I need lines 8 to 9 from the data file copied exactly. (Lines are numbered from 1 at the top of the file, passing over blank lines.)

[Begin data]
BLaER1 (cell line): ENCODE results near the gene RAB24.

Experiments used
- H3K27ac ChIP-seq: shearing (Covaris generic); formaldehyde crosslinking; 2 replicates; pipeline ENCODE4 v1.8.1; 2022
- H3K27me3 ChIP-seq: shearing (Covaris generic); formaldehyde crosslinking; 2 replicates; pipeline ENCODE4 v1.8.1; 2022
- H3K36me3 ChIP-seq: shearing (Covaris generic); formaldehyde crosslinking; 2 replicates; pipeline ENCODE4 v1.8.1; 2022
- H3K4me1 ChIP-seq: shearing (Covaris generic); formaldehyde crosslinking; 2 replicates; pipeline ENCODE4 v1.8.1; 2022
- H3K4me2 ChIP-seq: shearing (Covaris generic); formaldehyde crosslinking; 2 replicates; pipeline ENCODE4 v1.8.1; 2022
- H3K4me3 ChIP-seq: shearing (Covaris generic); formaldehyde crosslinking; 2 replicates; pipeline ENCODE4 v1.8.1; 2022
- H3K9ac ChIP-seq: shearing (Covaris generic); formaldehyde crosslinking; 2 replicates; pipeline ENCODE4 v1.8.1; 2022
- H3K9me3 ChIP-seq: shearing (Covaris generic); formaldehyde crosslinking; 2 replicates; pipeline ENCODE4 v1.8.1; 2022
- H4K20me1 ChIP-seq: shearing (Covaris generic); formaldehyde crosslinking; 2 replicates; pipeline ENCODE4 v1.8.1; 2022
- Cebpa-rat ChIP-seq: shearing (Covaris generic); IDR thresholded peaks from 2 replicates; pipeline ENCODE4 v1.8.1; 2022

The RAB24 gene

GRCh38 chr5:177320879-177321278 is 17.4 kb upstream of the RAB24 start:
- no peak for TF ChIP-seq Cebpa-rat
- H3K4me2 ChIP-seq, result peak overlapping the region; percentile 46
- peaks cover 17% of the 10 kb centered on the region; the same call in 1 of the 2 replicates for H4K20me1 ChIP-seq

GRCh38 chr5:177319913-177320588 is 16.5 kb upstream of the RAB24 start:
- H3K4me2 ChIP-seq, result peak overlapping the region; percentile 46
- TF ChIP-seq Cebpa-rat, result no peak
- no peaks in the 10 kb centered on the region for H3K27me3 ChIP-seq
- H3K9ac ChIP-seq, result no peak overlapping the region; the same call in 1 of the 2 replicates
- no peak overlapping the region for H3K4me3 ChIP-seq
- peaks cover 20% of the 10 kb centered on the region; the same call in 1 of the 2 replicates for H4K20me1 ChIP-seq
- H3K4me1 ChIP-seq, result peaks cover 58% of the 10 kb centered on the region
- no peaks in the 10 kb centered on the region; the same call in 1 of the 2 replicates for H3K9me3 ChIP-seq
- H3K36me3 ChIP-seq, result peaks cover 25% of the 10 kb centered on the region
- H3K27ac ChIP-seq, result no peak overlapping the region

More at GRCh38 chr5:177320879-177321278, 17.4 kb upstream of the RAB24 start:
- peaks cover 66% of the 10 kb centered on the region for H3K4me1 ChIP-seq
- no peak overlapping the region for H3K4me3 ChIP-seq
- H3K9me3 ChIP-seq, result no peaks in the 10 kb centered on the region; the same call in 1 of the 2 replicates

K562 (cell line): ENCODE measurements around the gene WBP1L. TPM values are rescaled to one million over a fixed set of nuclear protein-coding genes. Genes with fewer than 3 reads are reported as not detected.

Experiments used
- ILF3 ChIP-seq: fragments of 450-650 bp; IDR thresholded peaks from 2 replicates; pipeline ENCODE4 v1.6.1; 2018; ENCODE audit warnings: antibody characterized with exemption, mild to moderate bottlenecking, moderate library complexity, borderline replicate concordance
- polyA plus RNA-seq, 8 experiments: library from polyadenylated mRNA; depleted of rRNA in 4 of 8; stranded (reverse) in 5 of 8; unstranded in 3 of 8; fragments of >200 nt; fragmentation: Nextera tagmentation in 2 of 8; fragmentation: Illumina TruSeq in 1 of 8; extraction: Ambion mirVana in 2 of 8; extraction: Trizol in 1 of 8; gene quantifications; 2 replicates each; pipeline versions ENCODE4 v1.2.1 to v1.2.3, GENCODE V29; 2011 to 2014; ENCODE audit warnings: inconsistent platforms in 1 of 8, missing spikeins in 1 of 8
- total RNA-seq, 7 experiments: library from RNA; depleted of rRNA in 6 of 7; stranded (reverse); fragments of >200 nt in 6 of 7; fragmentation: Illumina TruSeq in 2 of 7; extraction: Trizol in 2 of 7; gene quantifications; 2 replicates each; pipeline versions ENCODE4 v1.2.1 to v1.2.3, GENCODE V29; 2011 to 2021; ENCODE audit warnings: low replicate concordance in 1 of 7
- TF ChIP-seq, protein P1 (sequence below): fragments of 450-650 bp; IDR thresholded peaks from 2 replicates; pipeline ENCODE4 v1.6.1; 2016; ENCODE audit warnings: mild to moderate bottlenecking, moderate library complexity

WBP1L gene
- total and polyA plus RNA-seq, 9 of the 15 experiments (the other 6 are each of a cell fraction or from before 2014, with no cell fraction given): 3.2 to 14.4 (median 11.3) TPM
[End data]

- H3K4me3 ChIP-seq: shearing (Covaris generic); formaldehyde crosslinking; 2 replicates; pipeline ENCODE4 v1.8.1; 2022
- H3K9ac ChIP-seq: shearing (Covaris generic); formaldehyde crosslinking; 2 replicates; pipeline ENCODE4 v1.8.1; 2022